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Artifacts and Fiction - Workshop in American Literature
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Home > Discipline Tutorials > Domestic Architecture overview > Domestic Architecture: Slide 10
Discipline Tutorial: Domestic Architecture
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serial: #5802
Anonymous, HOME WASHING MACHINE AND WRINGER (1869) courtesy of Library of Congress [LC-USZC4-4590].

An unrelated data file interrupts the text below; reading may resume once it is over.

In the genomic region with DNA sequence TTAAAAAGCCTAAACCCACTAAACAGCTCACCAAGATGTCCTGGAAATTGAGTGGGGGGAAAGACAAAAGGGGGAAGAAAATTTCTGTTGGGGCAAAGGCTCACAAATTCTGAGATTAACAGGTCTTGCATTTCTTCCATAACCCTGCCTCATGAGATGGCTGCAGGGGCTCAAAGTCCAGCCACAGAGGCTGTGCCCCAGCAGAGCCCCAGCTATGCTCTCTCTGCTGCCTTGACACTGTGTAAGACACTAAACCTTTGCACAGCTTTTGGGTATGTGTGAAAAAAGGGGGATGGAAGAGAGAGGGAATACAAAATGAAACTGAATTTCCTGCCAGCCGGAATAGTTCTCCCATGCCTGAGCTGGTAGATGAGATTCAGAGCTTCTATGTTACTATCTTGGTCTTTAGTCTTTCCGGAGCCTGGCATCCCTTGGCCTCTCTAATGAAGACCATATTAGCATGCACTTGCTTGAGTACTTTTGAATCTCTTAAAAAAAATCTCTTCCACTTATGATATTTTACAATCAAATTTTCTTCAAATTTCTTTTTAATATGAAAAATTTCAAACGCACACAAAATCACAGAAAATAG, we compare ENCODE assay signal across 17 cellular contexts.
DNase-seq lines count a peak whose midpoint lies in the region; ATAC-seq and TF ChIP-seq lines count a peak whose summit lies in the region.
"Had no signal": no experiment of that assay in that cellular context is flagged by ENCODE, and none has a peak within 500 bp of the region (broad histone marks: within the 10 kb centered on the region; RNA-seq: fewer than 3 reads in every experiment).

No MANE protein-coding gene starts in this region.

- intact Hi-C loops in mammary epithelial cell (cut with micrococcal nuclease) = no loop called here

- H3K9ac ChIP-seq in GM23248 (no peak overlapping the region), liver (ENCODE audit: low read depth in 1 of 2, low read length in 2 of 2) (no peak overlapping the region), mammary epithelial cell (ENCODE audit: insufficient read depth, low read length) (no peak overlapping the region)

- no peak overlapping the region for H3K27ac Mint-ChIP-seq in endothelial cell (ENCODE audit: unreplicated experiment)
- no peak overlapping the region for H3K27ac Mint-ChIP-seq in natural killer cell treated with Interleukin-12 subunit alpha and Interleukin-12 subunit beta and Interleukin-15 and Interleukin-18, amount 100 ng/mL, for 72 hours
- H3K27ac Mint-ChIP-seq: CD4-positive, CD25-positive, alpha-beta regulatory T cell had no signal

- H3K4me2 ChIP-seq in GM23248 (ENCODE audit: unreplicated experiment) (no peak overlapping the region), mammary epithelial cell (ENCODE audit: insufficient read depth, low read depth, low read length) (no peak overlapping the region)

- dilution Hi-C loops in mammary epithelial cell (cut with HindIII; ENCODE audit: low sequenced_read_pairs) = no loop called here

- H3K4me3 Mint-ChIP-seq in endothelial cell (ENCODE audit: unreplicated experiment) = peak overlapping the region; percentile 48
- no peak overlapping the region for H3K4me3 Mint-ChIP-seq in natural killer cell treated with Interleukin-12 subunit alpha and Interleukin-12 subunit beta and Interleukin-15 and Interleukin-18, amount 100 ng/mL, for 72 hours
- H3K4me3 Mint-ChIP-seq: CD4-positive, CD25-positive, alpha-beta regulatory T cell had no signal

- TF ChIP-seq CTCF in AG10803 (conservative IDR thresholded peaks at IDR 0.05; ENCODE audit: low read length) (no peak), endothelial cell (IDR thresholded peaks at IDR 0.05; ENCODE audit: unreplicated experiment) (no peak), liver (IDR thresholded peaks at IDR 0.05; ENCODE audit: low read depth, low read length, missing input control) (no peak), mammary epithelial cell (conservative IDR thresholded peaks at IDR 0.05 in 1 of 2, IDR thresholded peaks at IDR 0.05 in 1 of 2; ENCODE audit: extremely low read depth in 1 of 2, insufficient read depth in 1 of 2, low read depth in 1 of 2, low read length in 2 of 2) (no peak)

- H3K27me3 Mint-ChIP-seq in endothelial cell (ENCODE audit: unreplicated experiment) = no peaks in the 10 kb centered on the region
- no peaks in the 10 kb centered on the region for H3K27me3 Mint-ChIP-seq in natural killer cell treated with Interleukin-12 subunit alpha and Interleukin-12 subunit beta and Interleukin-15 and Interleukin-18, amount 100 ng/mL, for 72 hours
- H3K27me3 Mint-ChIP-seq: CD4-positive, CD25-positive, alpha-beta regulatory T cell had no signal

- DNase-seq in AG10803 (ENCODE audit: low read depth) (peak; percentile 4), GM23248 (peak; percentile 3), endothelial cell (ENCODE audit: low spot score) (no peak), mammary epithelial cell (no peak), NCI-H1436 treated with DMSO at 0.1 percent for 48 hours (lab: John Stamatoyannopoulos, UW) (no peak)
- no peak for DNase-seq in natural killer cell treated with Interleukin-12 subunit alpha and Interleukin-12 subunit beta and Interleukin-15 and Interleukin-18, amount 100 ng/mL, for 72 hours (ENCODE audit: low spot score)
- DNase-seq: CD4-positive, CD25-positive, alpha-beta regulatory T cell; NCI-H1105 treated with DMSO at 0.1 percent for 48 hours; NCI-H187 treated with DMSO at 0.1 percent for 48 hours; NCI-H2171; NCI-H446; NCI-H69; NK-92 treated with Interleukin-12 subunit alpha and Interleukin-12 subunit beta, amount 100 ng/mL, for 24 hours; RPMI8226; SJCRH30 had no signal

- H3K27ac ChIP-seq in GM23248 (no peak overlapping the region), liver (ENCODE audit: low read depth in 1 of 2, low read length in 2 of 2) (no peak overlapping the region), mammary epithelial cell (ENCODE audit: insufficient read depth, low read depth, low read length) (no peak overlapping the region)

Despite its obvious participation in the idealization of the kitchen, the “Home Washing Machine” lithograph does problematize some of the assumptions behind sentimental descriptions of women’s labor like Stowe’s representation of Rachel Halliday. Domestic chores are not presented as effortless here, for two of the women are shown bent over their work. The lithograph also makes clear that economic class affects a woman’s role and responsibilities within the domestic realm—in this picture, the well-dressed mistress of the house supervises what appear to be servants, who are doing the heavy labor. And the banner above the picture calls our attention to the role of the machine in their work, giving much of the credit to new technology rather than the women’s “will to clean.”

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